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N.Y. Court of Appeals Rules in Favor of Zimmerman

In a case stretching back to when Eliot Spitzer was attorney general for New York County, the New York State Court of Appeals has ruled in a 4-3 decision in...

ALBANY — In a case stretching back to when Eliot Spitzer was attorney general for New York County, the New York State Court of Appeals has ruled in a 4-3 decision in favor of James Zimmerman, former chairman and chief executive of Federated Department Stores, claiming Zimmerman’s previous testimony to the attorney general is not subject to New York County laws.

Zimmerman testified as part of an antitrust investigation by the attorney general’s office into allegations that Federated and the then May Department Stores conspired to dissuade manufacturers of Waterford Crystal and Lenox china from doing business with rival retailer Bed Bath & Beyond.

The case hinged on the requirements for “particular effect” jurisdiction under Criminal Procedure Law.

As part of the investigation, the attorney general’s office questioned Zimmerman under oath at Federated’s headquarters in Cincinnati in April 2004. Alleging that Zimmerman repeatedly lied during the examination about his communications with the ceo of Waterford Wedgwood USA, Spitzer submitted evidence to a New York County grand jury, which ultimately indicted Zimmerman on one count of first-degree perjury.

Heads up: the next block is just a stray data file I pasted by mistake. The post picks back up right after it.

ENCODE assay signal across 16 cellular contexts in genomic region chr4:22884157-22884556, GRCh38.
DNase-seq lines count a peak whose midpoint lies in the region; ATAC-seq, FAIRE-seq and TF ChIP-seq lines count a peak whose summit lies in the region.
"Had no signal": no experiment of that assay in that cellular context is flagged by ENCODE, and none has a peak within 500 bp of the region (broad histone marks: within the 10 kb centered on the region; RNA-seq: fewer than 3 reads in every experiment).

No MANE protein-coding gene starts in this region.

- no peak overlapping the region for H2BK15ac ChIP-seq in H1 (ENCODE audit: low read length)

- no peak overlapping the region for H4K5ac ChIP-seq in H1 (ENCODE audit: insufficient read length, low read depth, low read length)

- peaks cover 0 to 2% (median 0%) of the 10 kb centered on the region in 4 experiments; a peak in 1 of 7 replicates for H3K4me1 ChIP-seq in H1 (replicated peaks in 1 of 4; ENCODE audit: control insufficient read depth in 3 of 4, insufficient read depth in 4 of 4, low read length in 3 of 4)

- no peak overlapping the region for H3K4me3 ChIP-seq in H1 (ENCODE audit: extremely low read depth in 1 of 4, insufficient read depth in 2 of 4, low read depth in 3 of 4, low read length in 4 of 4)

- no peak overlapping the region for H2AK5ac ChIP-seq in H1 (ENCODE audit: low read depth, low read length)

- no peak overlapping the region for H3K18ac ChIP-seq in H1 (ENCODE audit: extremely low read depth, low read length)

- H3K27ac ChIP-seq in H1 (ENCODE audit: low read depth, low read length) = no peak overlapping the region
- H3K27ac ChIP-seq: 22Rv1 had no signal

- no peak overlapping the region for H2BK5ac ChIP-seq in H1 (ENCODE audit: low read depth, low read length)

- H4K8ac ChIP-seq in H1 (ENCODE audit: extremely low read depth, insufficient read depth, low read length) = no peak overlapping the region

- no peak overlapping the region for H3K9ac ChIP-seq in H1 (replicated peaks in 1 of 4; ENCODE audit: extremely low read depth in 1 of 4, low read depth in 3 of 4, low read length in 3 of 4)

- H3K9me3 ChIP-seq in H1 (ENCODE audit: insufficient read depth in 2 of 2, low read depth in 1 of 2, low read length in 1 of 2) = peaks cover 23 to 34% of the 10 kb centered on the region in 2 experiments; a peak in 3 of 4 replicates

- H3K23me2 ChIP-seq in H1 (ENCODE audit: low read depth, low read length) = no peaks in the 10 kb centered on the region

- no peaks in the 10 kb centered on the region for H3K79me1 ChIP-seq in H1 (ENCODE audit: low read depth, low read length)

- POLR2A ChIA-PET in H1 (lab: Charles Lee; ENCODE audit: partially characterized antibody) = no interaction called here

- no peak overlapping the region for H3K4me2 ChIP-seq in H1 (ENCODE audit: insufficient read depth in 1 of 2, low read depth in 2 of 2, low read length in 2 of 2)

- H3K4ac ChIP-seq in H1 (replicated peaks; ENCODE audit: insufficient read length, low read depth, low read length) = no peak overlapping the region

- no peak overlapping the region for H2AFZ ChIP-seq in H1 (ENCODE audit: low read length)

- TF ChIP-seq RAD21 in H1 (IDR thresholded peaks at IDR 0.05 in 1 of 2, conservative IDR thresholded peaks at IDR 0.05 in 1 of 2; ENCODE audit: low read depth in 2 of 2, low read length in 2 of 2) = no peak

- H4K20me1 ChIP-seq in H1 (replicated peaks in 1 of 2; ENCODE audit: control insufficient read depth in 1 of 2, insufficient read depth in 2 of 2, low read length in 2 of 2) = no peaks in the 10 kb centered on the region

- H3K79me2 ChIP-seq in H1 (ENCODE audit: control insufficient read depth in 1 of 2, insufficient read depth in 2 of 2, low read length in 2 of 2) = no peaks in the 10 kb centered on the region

The state Supreme Court dismissed the indictment, agreeing with the defense’s contention that the attorney general had failed to establish that New York County had jurisdiction to prosecute a defendant for conduct occurring outside of the county when “such conduct had, or was likely to have, a particular effect upon such county…and was performed with intent that it would, or with knowledge that it was likely to, have such particular effect herein.”

Ruling against the attorney general’s office, Judge Carmen Beauchamp Ciparick said, “Because evidence presented to the grand jury did not establish that [Zimmerman] intended or knew that his alleged perjurious statements would have a concrete and identifiable injury to either New York County’s governmental processes or the welfare of the county’s community, ‘particular effect’ jurisdiction, or venue, is not sustainable.”

A spokesman for Federated had no comment, nor did a spokeswoman for Bed Bath & Beyond.